Greg Schaeffer

Lewes resident Greg Schaeffer successfully challenged incumbent Sussex County Councilman I.G. Burton in this month's primary election, winning by a narrow margin, though Burton said he planned to request a review of the results.

Although Sussex County Council primary election results remained unofficial Wednesday morning, Sept. 16, in the tentative tally, candidate Mark Schaeffer received 44 more votes than his opponent, incumbent Councilman I.G. Burton, a fellow Republican representing District 3. The margin of victory was .07 percent.

Schaeffer said Burton had called him after polls for the primary election closed on the evening of Tuesday, Sept. 15, and had conceded the contest. Both men live in Lewes.

Vote totals were 3,164 for Schaeffer and 3,120 for Burton.

In District 2, Cynthia Green was the unofficial winner, with 1,431 votes, or 39.02 percent, of the vote. Green is the County’s Register of Wills. She had two opponents. Robert Wilson, son of retiring incumbent Councilman Samuel Wilson, received 1,150 votes, or 31.36 percent, and Lisa Hudson Briggs received 1,086 votes, or 29.62 percent. All three are Republicans.

Newly elected council members will be sworn in on the first Tuesday in January.

Early Wednesday, Burton, 60, told the Coastal Point that he planned to call the Department of Elections to clarify details of the vote count.

Irwin G. 'I.G.' Burton III

Sussex County Councilman Irwin G. 'I.G.' Burton III (R-3rd) was defeated in a narrow margin in his effort for reelection in 2020. Burton said he planned to request a review of the voting to ensure unofficial results were accurate.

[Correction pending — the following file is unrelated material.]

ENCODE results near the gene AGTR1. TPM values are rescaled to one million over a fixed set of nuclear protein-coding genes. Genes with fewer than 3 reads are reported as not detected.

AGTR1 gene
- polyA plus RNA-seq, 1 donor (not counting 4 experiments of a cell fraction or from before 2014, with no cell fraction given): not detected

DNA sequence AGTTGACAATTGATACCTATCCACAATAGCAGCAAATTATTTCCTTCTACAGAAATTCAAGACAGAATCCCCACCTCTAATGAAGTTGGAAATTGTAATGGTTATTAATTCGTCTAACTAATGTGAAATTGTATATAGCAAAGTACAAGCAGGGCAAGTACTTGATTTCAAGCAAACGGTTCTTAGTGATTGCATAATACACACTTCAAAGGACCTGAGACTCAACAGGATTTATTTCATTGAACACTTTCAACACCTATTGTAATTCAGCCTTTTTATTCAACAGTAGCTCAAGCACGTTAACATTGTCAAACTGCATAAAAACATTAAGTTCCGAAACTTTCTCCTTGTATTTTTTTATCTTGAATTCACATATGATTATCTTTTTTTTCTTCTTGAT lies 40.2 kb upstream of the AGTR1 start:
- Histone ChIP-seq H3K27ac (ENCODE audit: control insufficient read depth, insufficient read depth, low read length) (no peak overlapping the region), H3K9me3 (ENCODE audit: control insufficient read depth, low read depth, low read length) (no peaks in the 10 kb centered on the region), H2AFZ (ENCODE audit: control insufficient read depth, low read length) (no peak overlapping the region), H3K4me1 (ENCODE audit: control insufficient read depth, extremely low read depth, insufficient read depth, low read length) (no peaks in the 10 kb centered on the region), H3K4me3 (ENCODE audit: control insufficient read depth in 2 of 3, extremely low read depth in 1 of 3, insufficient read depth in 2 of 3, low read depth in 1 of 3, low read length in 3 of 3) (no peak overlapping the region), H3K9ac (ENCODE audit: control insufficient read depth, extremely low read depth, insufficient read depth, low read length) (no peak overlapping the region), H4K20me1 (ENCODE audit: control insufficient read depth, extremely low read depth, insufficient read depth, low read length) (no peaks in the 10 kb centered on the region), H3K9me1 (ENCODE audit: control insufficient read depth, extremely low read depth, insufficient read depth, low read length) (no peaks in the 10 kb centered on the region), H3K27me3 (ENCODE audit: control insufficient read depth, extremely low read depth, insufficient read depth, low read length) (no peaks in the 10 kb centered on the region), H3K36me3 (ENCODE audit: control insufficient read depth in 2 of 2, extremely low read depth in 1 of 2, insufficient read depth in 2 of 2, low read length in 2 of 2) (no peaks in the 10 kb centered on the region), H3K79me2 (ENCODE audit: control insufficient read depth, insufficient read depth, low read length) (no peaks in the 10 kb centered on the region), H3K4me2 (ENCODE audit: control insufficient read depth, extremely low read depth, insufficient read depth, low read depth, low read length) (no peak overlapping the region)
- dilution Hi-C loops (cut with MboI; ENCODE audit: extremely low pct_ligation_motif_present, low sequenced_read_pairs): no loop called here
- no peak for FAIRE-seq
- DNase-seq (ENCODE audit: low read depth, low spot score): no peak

“If it is determined I lost, Sussex County changed last night — Kent County politics came into Sussex and elections can be bought. Mark’s backers backed him over $150,000, but they are going to make millions with developers who supported him. They all have projects coming through,” he said.

“The final count Tuesday night was within a margin. They count the votes and if they are within a margin, then they look at them again. If it is determined I’m declared the winner, that would be great. It would be quite the rollercoaster ride. [TV news] reported I won, but they were only counting the absentees. So I had that ride up, but then there were absentee ballots and they had to juggle all three as they counted them,” Burton said.

Schaeffer, 61, told Coastal Point he is “looking forward to working very hard.”

“It’s always tough to beat an incumbent,” he said.

Green on Wednesday said she was “excited for the win and ready to go to work and take on the bigger challenges.”

“We had a lot of support. We went door-to-door, and I had name recognition. All three of us are well-known. We were all active in our community. No doubt it would be a very tight race,” Green said.

In an earlier interview, Green said she was running on her record as Register of Wills.

“I have learned a lot about county government and how it works. This will be the next level of what I do,” she said.

The 59-year-old Greenwood resident and Register of Wills for the past 10 years, was not eligible for re-election this year, allowing her to seek a seat on the county council. The governor will appoint someone to fill the remainder of the Register of Wills term, which expires in 2022.

“We made improvements in the Register of Wills office. Everything is electronic now and up to the 21st century. We did that without raising taxes. The way we did our upgrading was through the budget and over seven years. We didn’t do it all at one time. We budgeted money every year to do these upgrades. My goal was we weren’t going to raise taxes.

“That is what I want to bring to the county council — my desire, my experience, to maintain local control. I want to bring my values, my experience and strong desire to maintain local control of land and business development, and not raise taxes,” Green said.